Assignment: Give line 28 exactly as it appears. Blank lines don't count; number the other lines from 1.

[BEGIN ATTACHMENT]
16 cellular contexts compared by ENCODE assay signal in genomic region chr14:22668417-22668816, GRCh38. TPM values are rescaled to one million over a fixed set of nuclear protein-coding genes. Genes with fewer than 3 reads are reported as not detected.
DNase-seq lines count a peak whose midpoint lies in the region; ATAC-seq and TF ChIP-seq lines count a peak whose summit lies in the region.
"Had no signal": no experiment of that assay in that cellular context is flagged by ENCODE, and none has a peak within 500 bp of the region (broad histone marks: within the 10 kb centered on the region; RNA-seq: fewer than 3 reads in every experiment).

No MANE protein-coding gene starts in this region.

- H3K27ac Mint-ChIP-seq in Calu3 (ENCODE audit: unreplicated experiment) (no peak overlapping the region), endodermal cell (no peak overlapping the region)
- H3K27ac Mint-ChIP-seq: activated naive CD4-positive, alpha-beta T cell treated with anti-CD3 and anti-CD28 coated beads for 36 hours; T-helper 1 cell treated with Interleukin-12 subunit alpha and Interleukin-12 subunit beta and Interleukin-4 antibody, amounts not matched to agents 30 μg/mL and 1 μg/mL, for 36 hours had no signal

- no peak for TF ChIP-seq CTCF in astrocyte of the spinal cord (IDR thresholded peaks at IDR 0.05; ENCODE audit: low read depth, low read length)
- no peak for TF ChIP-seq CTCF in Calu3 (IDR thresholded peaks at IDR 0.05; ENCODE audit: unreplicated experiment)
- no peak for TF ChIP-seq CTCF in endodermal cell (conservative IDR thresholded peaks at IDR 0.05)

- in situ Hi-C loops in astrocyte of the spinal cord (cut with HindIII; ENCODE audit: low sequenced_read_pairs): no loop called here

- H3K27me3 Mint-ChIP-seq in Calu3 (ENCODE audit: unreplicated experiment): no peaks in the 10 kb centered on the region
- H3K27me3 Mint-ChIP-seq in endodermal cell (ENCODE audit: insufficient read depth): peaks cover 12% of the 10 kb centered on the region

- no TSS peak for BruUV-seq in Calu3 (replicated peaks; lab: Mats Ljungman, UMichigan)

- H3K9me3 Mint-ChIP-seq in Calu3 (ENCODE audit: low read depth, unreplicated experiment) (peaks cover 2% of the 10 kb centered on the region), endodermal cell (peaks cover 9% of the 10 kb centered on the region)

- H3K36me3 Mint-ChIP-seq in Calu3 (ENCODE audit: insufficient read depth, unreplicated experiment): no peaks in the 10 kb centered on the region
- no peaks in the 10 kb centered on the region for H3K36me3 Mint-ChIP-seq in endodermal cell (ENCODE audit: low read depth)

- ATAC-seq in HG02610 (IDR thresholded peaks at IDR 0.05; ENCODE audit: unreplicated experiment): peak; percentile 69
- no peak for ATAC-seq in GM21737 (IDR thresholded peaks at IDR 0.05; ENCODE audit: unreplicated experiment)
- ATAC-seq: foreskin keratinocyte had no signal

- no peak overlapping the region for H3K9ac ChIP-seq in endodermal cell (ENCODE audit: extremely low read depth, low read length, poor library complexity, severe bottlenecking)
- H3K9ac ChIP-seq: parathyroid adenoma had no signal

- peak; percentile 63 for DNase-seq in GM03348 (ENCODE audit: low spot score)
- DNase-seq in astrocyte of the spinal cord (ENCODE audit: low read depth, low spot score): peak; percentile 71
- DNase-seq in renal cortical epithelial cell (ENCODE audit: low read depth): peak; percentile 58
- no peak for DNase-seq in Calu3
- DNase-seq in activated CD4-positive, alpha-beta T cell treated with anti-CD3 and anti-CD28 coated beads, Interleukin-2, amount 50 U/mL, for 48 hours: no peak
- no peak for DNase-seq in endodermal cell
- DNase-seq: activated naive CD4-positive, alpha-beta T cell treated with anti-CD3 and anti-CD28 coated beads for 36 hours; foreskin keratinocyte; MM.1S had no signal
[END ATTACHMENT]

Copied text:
- DNase-seq: activated naive CD4-positive, alpha-beta T cell treated with anti-CD3 and anti-CD28 coated beads for 36 hours; foreskin keratinocyte; MM.1S had no signal